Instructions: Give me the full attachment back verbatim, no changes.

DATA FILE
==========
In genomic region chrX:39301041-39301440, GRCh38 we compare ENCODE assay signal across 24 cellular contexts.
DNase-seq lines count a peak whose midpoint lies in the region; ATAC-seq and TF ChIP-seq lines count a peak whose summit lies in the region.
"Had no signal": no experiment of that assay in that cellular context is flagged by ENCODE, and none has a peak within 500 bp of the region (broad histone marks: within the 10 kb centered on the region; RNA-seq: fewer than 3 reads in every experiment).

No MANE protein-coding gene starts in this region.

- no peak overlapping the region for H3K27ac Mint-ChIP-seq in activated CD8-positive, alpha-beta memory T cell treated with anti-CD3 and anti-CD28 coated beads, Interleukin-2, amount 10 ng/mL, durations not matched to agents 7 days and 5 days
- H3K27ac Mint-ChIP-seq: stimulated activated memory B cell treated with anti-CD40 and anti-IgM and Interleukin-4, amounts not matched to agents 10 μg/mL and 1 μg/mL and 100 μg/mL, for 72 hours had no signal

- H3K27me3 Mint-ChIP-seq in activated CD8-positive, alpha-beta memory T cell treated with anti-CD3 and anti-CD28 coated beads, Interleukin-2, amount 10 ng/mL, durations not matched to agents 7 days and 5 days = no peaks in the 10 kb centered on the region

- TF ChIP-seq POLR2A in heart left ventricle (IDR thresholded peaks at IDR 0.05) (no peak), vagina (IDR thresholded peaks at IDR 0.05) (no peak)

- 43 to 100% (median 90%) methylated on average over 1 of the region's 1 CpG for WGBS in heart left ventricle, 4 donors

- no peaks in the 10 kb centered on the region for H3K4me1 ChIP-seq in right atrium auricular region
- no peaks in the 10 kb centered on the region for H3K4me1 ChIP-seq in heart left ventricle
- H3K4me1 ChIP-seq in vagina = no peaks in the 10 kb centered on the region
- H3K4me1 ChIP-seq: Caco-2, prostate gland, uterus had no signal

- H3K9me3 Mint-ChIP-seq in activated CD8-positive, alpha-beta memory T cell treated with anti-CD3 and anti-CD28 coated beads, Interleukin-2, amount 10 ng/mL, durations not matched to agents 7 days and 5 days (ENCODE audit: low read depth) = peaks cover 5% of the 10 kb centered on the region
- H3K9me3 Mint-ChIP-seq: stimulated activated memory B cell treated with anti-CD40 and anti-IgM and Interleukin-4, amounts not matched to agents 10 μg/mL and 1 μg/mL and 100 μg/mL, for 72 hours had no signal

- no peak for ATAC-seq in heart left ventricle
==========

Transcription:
In genomic region chrX:39301041-39301440, GRCh38 we compare ENCODE assay signal across 24 cellular contexts.
DNase-seq lines count a peak whose midpoint lies in the region; ATAC-seq and TF ChIP-seq lines count a peak whose summit lies in the region.
"Had no signal": no experiment of that assay in that cellular context is flagged by ENCODE, and none has a peak within 500 bp of the region (broad histone marks: within the 10 kb centered on the region; RNA-seq: fewer than 3 reads in every experiment).

No MANE protein-coding gene starts in this region.

- no peak overlapping the region for H3K27ac Mint-ChIP-seq in activated CD8-positive, alpha-beta memory T cell treated with anti-CD3 and anti-CD28 coated beads, Interleukin-2, amount 10 ng/mL, durations not matched to agents 7 days and 5 days
- H3K27ac Mint-ChIP-seq: stimulated activated memory B cell treated with anti-CD40 and anti-IgM and Interleukin-4, amounts not matched to agents 10 μg/mL and 1 μg/mL and 100 μg/mL, for 72 hours had no signal

- H3K27me3 Mint-ChIP-seq in activated CD8-positive, alpha-beta memory T cell treated with anti-CD3 and anti-CD28 coated beads, Interleukin-2, amount 10 ng/mL, durations not matched to agents 7 days and 5 days = no peaks in the 10 kb centered on the region

- TF ChIP-seq POLR2A in heart left ventricle (IDR thresholded peaks at IDR 0.05) (no peak), vagina (IDR thresholded peaks at IDR 0.05) (no peak)

- 43 to 100% (median 90%) methylated on average over 1 of the region's 1 CpG for WGBS in heart left ventricle, 4 donors

- no peaks in the 10 kb centered on the region for H3K4me1 ChIP-seq in right atrium auricular region
- no peaks in the 10 kb centered on the region for H3K4me1 ChIP-seq in heart left ventricle
- H3K4me1 ChIP-seq in vagina = no peaks in the 10 kb centered on the region
- H3K4me1 ChIP-seq: Caco-2, prostate gland, uterus had no signal

- H3K9me3 Mint-ChIP-seq in activated CD8-positive, alpha-beta memory T cell treated with anti-CD3 and anti-CD28 coated beads, Interleukin-2, amount 10 ng/mL, durations not matched to agents 7 days and 5 days (ENCODE audit: low read depth) = peaks cover 5% of the 10 kb centered on the region
- H3K9me3 Mint-ChIP-seq: stimulated activated memory B cell treated with anti-CD40 and anti-IgM and Interleukin-4, amounts not matched to agents 10 μg/mL and 1 μg/mL and 100 μg/mL, for 72 hours had no signal

- no peak for ATAC-seq in heart left ventricle